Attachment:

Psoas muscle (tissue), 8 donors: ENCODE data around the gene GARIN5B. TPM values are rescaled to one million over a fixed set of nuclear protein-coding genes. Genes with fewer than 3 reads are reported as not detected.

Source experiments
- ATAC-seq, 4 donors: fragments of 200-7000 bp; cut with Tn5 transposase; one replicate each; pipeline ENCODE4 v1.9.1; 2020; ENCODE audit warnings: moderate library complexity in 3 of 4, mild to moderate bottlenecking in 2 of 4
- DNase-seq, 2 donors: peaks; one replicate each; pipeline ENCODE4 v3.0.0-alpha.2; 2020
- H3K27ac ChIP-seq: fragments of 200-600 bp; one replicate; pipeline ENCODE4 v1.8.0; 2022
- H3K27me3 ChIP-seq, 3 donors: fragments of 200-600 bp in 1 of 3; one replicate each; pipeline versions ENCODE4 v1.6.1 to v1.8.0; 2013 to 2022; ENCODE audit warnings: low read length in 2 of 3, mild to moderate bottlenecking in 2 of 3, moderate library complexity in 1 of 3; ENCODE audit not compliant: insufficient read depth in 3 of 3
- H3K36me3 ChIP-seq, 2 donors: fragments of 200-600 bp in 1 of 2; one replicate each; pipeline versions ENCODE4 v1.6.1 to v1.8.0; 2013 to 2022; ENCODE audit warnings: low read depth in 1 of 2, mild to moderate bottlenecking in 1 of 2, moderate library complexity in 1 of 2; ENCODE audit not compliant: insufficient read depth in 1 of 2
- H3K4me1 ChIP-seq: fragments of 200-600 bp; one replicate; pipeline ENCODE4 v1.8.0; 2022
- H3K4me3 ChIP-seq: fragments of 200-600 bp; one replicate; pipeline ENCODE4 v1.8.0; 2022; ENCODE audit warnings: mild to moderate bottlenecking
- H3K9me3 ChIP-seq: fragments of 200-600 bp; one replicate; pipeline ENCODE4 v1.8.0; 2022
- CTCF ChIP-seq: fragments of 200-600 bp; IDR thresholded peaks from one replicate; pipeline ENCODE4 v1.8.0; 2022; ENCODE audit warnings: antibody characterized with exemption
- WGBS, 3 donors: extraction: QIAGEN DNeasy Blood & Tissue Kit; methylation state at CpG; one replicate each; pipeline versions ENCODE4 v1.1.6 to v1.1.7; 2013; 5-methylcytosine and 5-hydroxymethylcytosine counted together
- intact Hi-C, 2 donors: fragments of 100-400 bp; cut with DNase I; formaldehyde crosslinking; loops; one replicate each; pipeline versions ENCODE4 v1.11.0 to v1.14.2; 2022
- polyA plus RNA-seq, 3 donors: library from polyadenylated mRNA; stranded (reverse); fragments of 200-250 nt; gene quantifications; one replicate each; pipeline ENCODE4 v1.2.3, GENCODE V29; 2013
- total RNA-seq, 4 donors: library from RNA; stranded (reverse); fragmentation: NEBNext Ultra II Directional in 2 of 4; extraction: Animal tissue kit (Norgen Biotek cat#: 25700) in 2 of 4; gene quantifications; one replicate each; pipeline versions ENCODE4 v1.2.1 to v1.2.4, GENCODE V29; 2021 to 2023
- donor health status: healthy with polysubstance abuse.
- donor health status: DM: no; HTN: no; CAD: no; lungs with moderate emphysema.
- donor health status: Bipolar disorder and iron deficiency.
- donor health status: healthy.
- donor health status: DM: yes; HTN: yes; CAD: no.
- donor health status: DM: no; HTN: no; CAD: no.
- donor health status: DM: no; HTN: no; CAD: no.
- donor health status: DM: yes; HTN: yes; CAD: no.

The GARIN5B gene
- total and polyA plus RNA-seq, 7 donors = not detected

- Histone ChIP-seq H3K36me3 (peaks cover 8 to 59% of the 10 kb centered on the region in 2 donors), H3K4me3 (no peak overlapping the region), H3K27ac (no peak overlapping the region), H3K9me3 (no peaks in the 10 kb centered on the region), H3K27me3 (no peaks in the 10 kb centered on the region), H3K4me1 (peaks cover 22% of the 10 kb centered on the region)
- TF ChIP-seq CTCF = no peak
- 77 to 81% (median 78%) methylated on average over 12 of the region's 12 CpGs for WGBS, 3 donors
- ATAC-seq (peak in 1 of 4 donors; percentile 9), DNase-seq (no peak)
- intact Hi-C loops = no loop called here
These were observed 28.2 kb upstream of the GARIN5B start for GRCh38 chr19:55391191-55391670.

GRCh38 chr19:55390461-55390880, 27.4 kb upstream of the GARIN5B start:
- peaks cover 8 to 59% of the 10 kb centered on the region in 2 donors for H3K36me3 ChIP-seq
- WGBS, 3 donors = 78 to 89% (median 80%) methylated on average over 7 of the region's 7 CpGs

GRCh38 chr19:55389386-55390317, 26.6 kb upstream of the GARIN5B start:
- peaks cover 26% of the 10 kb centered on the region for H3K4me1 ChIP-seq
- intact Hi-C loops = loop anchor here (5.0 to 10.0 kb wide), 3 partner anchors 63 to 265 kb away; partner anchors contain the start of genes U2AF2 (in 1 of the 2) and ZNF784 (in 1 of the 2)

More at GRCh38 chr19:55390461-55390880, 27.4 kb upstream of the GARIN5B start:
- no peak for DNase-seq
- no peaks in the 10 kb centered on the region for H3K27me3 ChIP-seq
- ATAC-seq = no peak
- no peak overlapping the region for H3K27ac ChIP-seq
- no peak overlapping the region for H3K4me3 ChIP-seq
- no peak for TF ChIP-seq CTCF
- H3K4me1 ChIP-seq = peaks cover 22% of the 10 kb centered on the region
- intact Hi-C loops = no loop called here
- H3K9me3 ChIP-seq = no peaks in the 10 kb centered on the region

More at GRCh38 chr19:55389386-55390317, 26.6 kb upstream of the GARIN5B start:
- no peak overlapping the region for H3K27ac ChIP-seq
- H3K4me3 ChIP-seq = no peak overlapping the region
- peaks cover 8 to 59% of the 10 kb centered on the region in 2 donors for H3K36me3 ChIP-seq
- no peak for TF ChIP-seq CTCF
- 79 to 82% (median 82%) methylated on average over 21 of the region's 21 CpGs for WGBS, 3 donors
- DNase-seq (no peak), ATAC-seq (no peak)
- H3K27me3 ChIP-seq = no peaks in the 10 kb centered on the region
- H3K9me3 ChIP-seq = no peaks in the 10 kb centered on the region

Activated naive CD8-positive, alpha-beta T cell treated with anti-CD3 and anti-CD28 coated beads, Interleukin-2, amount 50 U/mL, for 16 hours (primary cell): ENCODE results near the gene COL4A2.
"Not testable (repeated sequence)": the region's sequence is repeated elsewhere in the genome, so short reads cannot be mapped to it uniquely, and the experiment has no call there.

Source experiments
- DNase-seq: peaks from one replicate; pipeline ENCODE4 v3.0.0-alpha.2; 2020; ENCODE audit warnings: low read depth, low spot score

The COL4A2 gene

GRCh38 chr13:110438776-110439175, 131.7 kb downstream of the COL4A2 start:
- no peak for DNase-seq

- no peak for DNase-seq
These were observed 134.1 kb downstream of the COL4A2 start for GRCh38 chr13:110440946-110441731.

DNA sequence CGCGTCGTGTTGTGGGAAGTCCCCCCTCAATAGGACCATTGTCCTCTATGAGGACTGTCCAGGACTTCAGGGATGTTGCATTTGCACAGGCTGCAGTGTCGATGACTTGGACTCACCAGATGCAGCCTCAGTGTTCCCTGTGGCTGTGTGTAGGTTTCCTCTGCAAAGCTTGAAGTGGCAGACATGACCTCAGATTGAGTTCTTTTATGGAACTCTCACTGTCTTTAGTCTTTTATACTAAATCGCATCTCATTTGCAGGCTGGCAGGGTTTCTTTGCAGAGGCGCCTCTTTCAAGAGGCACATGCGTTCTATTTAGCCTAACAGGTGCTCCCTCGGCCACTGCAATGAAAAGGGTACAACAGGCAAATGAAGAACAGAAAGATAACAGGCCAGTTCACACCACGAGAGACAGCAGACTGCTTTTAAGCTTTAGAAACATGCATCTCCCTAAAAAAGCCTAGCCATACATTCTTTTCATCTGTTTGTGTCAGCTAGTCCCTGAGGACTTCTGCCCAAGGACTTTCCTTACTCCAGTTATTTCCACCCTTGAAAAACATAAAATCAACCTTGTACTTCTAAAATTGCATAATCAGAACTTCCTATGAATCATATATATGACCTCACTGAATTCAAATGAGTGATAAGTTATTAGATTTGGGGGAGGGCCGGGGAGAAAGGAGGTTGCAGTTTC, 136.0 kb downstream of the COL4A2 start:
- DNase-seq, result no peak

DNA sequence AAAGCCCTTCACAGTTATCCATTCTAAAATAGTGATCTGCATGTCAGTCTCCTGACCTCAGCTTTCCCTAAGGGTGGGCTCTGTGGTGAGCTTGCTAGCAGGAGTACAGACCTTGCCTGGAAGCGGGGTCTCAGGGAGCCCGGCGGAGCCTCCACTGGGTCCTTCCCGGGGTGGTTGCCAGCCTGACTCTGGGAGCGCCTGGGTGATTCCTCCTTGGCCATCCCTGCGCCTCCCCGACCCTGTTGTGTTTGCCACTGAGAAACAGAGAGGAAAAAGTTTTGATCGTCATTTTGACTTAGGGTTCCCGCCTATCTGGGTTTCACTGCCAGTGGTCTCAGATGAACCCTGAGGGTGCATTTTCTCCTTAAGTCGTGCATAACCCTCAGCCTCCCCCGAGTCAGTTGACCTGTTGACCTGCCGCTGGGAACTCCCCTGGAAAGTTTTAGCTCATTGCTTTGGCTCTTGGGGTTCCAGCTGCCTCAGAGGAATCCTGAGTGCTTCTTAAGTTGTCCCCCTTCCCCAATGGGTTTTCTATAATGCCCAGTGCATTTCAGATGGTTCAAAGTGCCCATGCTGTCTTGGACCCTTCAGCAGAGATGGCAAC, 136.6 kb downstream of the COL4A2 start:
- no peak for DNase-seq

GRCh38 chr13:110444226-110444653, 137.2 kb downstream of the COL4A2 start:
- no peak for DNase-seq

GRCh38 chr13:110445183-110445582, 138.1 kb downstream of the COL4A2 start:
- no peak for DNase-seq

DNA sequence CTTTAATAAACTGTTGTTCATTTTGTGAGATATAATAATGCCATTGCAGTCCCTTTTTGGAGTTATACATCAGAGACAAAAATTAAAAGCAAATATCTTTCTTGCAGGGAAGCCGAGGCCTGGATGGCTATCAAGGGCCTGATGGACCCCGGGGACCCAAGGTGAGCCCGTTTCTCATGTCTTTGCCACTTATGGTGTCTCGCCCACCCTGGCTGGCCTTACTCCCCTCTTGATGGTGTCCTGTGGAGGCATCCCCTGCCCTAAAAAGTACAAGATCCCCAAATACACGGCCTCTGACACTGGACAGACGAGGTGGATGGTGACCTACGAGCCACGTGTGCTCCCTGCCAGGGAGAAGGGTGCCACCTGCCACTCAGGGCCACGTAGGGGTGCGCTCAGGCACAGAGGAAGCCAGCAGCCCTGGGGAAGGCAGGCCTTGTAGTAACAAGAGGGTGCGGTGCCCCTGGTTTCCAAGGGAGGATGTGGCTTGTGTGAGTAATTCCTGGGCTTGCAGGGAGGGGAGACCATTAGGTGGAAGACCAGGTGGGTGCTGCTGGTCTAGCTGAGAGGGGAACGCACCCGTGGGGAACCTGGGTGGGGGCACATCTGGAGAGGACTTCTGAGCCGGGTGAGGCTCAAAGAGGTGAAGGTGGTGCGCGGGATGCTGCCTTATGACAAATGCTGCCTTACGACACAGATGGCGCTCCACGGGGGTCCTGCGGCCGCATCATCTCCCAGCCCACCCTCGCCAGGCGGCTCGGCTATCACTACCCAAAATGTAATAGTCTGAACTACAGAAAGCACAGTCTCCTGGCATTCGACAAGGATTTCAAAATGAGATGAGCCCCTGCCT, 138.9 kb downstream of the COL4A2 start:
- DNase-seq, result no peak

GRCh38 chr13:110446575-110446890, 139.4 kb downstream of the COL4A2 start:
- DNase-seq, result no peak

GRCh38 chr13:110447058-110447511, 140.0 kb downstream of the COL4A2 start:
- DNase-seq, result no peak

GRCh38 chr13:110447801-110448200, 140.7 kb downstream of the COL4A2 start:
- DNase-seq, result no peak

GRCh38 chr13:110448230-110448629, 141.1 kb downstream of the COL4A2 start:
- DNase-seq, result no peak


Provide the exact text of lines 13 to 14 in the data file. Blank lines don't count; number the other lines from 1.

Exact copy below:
- intact Hi-C, 2 donors: fragments of 100-400 bp; cut with DNase I; formaldehyde crosslinking; loops; one replicate each; pipeline versions ENCODE4 v1.11.0 to v1.14.2; 2022
- polyA plus RNA-seq, 3 donors: library from polyadenylated mRNA; stranded (reverse); fragments of 200-250 nt; gene quantifications; one replicate each; pipeline ENCODE4 v1.2.3, GENCODE V29; 2013